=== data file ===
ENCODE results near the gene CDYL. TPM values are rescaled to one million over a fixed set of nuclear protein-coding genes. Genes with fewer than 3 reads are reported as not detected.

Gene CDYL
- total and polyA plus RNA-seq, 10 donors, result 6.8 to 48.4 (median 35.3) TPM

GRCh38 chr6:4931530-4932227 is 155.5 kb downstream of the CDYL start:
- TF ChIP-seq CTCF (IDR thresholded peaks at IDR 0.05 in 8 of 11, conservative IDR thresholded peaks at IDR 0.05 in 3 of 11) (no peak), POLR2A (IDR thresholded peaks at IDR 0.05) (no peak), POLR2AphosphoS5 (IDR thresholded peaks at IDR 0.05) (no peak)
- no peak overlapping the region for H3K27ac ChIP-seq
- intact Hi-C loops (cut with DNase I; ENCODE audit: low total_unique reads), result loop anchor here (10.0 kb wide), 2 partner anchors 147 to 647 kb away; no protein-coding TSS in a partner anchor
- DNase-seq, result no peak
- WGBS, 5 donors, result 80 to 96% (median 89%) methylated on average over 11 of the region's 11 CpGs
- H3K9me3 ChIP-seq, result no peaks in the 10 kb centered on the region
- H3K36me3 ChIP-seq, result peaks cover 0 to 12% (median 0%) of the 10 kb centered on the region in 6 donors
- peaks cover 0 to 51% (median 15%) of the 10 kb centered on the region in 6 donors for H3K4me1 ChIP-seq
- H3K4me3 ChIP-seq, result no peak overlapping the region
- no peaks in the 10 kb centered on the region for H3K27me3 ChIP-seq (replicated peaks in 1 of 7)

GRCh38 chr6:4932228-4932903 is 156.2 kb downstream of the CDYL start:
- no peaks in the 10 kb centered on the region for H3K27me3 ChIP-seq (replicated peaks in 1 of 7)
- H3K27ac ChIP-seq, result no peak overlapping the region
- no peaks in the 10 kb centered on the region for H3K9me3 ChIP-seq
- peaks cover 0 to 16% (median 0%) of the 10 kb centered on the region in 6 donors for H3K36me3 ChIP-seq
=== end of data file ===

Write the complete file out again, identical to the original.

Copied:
ENCODE results near the gene CDYL. TPM values are rescaled to one million over a fixed set of nuclear protein-coding genes. Genes with fewer than 3 reads are reported as not detected.

Gene CDYL
- total and polyA plus RNA-seq, 10 donors, result 6.8 to 48.4 (median 35.3) TPM

GRCh38 chr6:4931530-4932227 is 155.5 kb downstream of the CDYL start:
- TF ChIP-seq CTCF (IDR thresholded peaks at IDR 0.05 in 8 of 11, conservative IDR thresholded peaks at IDR 0.05 in 3 of 11) (no peak), POLR2A (IDR thresholded peaks at IDR 0.05) (no peak), POLR2AphosphoS5 (IDR thresholded peaks at IDR 0.05) (no peak)
- no peak overlapping the region for H3K27ac ChIP-seq
- intact Hi-C loops (cut with DNase I; ENCODE audit: low total_unique reads), result loop anchor here (10.0 kb wide), 2 partner anchors 147 to 647 kb away; no protein-coding TSS in a partner anchor
- DNase-seq, result no peak
- WGBS, 5 donors, result 80 to 96% (median 89%) methylated on average over 11 of the region's 11 CpGs
- H3K9me3 ChIP-seq, result no peaks in the 10 kb centered on the region
- H3K36me3 ChIP-seq, result peaks cover 0 to 12% (median 0%) of the 10 kb centered on the region in 6 donors
- peaks cover 0 to 51% (median 15%) of the 10 kb centered on the region in 6 donors for H3K4me1 ChIP-seq
- H3K4me3 ChIP-seq, result no peak overlapping the region
- no peaks in the 10 kb centered on the region for H3K27me3 ChIP-seq (replicated peaks in 1 of 7)

GRCh38 chr6:4932228-4932903 is 156.2 kb downstream of the CDYL start:
- no peaks in the 10 kb centered on the region for H3K27me3 ChIP-seq (replicated peaks in 1 of 7)
- H3K27ac ChIP-seq, result no peak overlapping the region
- no peaks in the 10 kb centered on the region for H3K9me3 ChIP-seq
- peaks cover 0 to 16% (median 0%) of the 10 kb centered on the region in 6 donors for H3K36me3 ChIP-seq